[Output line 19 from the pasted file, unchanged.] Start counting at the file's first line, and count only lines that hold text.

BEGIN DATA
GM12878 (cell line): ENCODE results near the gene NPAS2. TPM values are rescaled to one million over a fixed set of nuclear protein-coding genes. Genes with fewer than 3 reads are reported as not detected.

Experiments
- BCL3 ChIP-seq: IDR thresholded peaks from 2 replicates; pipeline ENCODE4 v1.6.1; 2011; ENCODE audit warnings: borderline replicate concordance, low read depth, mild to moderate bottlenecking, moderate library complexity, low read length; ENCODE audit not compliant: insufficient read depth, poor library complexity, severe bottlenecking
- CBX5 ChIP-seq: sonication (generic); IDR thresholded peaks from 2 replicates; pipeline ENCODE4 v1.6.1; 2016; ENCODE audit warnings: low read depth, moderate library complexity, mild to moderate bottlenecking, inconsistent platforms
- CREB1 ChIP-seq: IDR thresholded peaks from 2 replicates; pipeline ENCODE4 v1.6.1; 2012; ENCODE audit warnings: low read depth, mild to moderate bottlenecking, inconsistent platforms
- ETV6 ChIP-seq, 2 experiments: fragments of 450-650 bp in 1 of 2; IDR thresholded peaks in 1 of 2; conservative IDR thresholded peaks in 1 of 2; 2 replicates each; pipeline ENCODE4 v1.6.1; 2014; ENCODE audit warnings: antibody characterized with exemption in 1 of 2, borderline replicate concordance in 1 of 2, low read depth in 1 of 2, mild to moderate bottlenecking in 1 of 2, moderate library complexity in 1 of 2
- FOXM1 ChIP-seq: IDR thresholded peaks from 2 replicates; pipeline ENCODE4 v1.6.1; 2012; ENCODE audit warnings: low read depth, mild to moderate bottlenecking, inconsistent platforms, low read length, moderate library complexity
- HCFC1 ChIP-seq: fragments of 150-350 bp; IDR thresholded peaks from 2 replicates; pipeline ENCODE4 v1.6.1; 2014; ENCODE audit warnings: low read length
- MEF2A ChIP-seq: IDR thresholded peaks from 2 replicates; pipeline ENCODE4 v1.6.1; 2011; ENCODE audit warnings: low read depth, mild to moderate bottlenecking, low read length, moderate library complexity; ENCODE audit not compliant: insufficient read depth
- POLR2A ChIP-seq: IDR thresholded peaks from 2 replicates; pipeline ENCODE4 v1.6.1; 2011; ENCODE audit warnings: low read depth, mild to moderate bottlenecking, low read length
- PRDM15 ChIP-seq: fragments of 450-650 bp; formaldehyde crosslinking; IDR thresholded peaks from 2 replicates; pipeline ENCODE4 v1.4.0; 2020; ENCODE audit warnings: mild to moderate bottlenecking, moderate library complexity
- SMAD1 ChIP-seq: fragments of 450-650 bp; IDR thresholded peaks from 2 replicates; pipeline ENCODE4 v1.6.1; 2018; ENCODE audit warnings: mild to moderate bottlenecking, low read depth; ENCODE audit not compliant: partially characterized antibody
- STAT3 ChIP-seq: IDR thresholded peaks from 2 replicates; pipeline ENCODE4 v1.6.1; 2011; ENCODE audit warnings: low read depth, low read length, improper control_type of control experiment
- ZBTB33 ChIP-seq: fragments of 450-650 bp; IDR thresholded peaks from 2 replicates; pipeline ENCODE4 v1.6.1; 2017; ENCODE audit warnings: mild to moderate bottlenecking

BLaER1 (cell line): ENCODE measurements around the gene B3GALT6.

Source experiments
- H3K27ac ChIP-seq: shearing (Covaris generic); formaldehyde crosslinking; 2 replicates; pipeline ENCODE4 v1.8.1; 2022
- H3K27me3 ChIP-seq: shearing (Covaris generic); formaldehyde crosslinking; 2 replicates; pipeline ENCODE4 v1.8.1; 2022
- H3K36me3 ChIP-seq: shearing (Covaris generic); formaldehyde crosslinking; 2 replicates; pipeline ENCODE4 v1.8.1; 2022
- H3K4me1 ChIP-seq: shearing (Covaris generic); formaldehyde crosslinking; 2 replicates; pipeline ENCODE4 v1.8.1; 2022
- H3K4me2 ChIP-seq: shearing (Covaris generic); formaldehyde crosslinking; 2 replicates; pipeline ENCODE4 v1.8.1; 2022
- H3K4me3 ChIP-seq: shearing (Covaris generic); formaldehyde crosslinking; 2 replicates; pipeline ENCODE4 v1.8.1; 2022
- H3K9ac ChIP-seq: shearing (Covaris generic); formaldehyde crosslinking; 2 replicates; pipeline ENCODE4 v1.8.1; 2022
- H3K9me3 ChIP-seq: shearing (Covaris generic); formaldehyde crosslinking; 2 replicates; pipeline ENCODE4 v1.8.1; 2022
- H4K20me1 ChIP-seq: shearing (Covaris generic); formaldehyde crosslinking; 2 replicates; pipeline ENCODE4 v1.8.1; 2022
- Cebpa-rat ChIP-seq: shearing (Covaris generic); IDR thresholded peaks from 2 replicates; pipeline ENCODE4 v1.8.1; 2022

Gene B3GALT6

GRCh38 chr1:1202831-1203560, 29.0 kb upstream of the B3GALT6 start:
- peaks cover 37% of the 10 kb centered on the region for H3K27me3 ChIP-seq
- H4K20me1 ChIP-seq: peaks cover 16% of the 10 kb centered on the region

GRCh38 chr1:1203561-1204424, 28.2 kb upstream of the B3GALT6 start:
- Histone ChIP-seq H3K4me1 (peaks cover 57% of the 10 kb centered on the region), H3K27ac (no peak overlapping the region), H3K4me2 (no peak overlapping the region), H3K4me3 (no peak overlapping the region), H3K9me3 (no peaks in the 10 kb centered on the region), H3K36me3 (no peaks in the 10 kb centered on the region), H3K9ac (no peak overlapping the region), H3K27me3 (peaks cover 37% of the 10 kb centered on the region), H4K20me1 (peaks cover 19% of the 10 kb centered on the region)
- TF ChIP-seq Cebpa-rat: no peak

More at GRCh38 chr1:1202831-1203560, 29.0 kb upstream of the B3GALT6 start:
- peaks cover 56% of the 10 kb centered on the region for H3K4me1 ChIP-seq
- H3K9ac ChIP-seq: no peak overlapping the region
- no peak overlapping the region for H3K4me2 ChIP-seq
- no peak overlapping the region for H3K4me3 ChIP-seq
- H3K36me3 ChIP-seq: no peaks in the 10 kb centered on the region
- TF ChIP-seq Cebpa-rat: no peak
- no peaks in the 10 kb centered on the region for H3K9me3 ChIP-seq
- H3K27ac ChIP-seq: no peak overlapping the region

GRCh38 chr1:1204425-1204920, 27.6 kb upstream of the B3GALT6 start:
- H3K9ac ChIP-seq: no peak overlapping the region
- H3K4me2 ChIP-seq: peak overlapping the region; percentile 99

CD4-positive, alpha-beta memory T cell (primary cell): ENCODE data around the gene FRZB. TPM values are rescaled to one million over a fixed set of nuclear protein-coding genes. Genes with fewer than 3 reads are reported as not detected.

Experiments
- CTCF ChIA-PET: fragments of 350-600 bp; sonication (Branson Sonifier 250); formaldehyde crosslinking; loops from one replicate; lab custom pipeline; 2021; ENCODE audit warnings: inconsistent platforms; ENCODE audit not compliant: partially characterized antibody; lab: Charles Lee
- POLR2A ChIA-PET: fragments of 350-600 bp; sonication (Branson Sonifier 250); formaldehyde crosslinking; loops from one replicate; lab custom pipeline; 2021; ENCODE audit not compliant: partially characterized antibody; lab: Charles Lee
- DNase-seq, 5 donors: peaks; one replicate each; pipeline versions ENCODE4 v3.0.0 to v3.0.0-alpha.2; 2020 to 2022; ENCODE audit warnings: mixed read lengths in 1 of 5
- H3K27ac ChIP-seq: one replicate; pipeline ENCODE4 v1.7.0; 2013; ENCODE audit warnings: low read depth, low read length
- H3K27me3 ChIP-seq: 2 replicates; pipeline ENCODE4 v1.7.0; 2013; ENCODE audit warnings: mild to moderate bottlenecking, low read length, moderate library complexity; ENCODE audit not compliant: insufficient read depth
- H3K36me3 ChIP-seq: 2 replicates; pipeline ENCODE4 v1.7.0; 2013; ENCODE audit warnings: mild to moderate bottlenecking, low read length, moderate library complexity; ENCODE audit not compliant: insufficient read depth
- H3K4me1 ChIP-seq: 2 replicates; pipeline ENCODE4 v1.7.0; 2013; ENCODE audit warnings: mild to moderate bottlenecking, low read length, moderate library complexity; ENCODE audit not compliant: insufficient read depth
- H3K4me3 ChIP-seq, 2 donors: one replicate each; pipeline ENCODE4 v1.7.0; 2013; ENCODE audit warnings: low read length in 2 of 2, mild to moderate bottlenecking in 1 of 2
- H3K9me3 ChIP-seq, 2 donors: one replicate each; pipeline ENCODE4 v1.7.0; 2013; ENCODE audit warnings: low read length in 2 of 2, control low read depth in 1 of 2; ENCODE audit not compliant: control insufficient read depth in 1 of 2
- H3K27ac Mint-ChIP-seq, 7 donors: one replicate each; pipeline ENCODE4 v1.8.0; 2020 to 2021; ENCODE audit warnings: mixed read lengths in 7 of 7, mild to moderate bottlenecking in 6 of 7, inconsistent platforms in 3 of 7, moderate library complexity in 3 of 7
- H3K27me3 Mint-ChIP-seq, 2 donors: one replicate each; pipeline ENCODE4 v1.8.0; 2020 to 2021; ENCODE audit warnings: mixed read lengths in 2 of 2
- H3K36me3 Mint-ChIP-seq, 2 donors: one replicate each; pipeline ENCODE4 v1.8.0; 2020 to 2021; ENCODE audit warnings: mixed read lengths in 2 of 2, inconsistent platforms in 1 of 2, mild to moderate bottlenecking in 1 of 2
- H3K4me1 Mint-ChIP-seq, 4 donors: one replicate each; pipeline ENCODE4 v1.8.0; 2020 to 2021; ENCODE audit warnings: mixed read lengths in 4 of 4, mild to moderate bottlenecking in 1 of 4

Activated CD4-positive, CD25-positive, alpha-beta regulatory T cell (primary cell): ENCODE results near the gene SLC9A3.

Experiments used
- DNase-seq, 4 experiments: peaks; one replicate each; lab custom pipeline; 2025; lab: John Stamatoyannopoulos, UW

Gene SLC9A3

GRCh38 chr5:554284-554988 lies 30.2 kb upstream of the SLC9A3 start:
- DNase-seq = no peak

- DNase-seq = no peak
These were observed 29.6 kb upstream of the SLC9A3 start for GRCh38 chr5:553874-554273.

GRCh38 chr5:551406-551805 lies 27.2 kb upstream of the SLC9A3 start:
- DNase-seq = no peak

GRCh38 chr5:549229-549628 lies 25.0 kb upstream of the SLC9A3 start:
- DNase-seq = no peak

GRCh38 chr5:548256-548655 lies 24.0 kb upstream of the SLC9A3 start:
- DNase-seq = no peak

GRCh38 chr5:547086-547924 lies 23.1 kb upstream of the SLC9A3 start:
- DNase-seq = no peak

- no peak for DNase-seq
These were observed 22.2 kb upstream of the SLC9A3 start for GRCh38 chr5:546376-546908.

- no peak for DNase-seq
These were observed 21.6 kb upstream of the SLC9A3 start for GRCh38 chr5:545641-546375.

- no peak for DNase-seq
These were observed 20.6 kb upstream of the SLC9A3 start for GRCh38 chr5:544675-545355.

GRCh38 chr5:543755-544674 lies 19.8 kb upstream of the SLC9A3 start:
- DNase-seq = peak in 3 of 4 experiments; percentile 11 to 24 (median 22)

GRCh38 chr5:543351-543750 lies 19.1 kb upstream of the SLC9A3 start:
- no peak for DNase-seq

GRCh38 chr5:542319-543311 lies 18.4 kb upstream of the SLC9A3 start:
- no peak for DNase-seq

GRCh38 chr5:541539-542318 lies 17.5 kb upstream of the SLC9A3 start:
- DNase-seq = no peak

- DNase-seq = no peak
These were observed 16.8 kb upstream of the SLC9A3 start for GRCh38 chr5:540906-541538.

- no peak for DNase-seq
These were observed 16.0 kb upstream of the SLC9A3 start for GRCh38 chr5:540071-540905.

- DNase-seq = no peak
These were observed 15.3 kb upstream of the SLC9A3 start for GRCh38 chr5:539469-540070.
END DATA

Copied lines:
- H3K36me3 ChIP-seq: shearing (Covaris generic); formaldehyde crosslinking; 2 replicates; pipeline ENCODE4 v1.8.1; 2022